26. Similar position was held in Ethics and Anti-Corruption Commission v National Bank of Kenya and Another  eKLR where the court stated that:
“provided there are some evidential facts at the exparte stage to enable the court in the exercise of its preservation, to find that reasonable grounds have been established there are no other valid preconditions to the grant of the exparte order ...”
(See also Assets Recovery Agency v Jane Wambui Wanjiru & 2 others  eKLR.
27. From the evidence and material placed before this court by both parties, it is apparent that motor vehicle KCD 966L has no connection with the alleged crime of obtaining money by false pretences. In other words, there is no causal link with the alleged proceeds of crime to the tune of US dollars 3 million or part of it. I do not find any primafacie evidence to fortify continued preservation of the said motor vehicle (KCD 966L).
28. Therefore, continued preservation of this motor vehicle will amount to exerting unnecessary and undue hardship on the applicant which will in turn deny him the right to enjoy his private property as provided under Article 40 of the Constitution.
28. It is not automatic that preservation orders once obtained must be confirmed pending forfeiture proceedings. There must reasonable ground to believe that the property was obtained through proceeds of crime as defined under Section 2 of POCAMLA. Unlike forfeiture under Section 55 of ACECA where a respondent is required to explain sources of income of unexplained property, under POCAMLA, the Agency/Applicants must prove a nexus between the property sought to be preserved and seized with the alleged proceeds of crime or money laundering. There has to be a correlation between the two.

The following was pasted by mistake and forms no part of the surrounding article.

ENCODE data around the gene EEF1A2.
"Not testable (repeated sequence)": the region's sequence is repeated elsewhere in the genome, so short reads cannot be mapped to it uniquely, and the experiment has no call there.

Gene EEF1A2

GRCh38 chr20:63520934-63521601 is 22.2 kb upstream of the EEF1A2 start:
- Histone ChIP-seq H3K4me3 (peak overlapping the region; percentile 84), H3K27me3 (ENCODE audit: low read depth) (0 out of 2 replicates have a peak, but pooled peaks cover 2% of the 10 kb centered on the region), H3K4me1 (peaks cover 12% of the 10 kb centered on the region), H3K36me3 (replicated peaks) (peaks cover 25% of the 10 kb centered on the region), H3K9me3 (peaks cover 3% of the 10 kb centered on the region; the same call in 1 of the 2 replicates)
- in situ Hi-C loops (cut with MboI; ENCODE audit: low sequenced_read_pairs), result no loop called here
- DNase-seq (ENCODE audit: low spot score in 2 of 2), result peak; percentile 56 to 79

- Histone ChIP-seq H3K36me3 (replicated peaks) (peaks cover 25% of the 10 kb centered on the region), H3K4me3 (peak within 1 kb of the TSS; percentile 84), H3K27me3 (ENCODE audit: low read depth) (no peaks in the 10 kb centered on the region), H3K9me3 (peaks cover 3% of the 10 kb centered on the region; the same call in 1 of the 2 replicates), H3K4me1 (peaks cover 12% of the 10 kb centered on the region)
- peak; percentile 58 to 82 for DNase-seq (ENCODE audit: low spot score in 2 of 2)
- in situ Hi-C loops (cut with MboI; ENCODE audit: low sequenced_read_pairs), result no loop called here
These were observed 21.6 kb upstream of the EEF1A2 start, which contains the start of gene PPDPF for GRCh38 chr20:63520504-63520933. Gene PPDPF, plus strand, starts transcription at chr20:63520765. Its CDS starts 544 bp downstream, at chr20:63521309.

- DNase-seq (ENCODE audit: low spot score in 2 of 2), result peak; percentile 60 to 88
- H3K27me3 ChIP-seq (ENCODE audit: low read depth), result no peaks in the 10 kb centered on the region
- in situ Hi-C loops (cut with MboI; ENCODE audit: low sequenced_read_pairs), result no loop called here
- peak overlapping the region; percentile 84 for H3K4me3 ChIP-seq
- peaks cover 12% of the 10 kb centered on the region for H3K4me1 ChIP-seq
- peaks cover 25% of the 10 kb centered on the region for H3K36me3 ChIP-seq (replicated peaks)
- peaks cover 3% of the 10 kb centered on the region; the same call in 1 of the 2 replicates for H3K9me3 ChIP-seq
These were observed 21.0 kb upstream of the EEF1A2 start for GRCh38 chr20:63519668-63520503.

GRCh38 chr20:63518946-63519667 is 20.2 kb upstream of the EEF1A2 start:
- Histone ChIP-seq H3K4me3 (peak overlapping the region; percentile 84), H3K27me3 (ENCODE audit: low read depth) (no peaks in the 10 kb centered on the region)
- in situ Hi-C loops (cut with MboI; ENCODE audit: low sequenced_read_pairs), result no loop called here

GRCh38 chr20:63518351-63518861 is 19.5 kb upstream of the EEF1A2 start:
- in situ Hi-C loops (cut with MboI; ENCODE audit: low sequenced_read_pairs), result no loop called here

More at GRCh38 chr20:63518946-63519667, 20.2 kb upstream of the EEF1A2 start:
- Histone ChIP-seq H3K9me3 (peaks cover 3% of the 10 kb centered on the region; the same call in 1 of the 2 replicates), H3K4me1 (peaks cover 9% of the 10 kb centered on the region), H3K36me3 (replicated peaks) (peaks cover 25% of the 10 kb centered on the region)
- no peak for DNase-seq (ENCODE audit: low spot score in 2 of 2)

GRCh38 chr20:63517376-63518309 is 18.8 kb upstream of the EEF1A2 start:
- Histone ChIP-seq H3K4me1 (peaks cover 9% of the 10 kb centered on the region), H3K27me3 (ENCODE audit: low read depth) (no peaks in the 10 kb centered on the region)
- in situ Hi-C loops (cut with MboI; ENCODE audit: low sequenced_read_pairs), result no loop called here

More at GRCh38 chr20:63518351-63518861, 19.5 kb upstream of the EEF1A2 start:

29. Accordingly, it is my holding that the respondent/applicant has satisfied the criteria for rescinding preservation orders issued by the court herein in respect of motor vehicle KCD 966L.
30. Regarding motor vehicle registration number KCU 966C, the applicant contends that the same was bought using suspected proceeds of crime. The motor vehicle was registered in the respondent’s/applicant’s name on 8th April 2019 as per the official search from NTSA (S52) attached to the applicant’s affidavit in support of preservation orders.
31. The agency further attached a bank statement in respect of Onkundi and company advocates showing various financial transactions into their Dollar Account No. 1000054724 Stanbic Kenya by Simuoung Group Co. Ltd used for payment of business transactions. Part of these monies can be traced to being part of the purchase price for the said motor vehicle. In particular, the applicant pointed out a sum of 50,000 US Dollars received from Simuong Company on 4th March 2019, 40,000 US Dollars on 21st March 2019, 1 million US Dollars on 8th February 2019 and 2,051,28 US Dollars on 26th February 2019.
31. The bank statement further reflects payment of 10,000 US Dollars on 11th February 2019 and a further similar amount on 28th February 2019 in favour of East Africa Ltd who sold the motor vehicle to the respondent/applicant.
32. The respondent/applicant does not deny that part of the said motor vehicle’s purchase price was made sometime February 2019 a date that falls within the period the respondent was suspected reasonably to have obtained money by false pretences from the complainant in the criminal case.